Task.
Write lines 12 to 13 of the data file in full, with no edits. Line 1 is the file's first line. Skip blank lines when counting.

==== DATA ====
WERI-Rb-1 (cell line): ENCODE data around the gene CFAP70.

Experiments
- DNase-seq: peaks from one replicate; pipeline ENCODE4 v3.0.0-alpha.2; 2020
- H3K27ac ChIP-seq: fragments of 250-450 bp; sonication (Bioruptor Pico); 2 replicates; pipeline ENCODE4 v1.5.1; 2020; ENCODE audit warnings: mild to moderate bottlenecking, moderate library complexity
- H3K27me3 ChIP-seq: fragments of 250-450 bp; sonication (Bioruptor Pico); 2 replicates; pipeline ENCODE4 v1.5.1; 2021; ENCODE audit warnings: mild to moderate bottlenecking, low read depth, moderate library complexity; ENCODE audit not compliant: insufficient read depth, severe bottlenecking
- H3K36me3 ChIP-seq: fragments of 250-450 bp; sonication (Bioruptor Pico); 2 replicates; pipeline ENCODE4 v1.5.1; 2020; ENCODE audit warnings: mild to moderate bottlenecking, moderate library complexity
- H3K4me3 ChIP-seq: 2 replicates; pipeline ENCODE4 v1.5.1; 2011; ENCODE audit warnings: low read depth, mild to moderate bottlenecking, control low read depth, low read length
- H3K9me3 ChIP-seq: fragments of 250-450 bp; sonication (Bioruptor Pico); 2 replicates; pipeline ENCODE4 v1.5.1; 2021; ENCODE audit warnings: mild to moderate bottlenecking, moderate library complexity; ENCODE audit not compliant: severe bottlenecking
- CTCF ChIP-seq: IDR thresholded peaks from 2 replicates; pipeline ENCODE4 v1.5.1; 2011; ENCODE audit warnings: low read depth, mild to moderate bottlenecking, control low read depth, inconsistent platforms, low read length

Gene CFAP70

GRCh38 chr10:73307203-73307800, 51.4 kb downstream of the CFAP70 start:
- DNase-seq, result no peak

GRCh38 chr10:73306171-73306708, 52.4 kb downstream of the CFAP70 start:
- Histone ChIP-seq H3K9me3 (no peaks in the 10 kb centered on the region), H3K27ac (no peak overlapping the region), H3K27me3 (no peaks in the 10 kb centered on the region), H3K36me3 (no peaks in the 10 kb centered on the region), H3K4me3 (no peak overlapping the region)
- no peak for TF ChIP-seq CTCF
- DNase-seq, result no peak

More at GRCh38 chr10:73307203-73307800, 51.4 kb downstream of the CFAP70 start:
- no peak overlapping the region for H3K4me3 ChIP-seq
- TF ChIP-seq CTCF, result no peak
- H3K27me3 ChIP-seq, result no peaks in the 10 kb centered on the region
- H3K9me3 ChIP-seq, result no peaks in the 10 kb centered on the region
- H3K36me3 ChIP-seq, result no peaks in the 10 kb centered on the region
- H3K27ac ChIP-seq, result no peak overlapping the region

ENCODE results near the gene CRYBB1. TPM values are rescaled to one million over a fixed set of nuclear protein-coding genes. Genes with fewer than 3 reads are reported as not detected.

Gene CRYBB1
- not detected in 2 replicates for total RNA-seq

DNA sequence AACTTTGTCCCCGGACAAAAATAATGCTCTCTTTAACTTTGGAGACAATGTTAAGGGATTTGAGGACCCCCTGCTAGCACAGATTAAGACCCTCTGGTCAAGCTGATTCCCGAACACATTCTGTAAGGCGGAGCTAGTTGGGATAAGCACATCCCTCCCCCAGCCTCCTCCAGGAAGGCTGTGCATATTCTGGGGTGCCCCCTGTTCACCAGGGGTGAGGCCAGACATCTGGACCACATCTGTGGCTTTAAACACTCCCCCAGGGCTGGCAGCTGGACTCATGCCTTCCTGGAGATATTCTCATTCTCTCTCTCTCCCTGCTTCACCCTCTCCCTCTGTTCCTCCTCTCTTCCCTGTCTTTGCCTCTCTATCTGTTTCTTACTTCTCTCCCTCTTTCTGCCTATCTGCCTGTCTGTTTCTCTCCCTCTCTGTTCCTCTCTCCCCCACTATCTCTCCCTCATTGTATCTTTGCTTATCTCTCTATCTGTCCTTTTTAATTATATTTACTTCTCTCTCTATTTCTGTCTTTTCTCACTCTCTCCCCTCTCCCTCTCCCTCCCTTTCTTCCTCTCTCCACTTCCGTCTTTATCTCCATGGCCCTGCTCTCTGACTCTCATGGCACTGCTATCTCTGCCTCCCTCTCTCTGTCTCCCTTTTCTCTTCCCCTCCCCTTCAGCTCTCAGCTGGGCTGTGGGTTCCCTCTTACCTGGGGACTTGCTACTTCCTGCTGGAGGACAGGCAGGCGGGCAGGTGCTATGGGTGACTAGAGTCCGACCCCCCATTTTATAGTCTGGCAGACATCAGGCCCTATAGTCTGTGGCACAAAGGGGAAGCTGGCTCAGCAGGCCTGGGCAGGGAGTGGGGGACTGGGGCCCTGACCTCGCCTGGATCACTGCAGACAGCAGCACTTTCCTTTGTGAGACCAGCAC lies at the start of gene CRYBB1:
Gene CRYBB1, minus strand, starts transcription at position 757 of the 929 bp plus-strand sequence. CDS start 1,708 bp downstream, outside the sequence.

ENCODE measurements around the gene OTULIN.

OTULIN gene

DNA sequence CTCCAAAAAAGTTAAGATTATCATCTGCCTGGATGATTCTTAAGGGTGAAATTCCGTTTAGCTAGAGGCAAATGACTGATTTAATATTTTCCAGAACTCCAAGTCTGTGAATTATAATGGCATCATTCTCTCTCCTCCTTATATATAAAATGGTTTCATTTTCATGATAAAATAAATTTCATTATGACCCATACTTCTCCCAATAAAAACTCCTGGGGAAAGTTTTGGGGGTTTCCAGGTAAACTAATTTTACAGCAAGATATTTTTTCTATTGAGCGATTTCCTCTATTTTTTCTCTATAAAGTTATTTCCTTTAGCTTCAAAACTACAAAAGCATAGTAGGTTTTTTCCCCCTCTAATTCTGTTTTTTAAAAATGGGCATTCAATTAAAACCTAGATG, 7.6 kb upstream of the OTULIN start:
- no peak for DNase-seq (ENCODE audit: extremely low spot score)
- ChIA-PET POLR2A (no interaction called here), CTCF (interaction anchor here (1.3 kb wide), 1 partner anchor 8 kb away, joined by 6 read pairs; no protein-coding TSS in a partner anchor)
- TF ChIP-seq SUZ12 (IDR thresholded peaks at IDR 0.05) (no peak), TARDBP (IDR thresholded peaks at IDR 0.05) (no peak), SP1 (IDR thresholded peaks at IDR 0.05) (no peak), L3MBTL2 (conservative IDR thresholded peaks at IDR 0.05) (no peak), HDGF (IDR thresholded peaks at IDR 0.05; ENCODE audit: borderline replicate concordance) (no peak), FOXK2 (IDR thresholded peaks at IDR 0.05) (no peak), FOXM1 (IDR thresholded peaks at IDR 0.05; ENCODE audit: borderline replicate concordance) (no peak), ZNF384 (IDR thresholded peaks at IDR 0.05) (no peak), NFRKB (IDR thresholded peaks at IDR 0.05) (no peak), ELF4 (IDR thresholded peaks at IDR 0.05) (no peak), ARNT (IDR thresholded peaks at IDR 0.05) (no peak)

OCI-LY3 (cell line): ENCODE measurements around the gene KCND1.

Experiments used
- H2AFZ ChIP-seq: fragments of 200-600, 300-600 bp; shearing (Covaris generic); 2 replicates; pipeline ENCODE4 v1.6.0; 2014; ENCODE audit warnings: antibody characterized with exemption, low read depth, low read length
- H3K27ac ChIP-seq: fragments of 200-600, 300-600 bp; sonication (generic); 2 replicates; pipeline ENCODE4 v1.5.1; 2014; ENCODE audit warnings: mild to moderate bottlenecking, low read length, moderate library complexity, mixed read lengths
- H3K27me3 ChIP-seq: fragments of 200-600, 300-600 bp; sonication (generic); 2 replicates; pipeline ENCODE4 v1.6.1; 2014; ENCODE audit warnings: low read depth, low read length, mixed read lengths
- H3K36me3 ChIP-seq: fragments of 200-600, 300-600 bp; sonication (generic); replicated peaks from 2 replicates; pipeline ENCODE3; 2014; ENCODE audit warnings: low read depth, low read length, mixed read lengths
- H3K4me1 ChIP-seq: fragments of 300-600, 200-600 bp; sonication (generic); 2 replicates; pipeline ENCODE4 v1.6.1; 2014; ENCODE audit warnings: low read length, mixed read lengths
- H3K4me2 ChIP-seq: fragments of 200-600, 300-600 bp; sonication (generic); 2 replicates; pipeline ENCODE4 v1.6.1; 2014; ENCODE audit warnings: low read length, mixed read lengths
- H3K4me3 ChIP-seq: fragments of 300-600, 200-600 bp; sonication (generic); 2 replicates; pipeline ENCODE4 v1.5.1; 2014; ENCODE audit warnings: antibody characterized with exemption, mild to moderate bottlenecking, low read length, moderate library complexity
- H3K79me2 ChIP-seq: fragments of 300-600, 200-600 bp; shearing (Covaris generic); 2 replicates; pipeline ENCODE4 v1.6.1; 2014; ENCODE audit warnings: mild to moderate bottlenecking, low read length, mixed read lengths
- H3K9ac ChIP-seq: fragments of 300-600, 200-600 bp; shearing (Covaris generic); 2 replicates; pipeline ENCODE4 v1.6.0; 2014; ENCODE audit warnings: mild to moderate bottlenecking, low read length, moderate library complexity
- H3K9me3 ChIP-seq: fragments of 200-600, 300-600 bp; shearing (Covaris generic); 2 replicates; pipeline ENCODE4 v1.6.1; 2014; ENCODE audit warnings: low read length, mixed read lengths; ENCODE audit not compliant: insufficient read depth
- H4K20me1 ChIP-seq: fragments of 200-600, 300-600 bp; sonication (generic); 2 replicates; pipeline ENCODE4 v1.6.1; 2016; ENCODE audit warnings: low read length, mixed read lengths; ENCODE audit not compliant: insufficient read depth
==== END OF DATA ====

- DNase-seq, result no peak

GRCh38 chr10:73306171-73306708, 52.4 kb downstream of the CFAP70 start: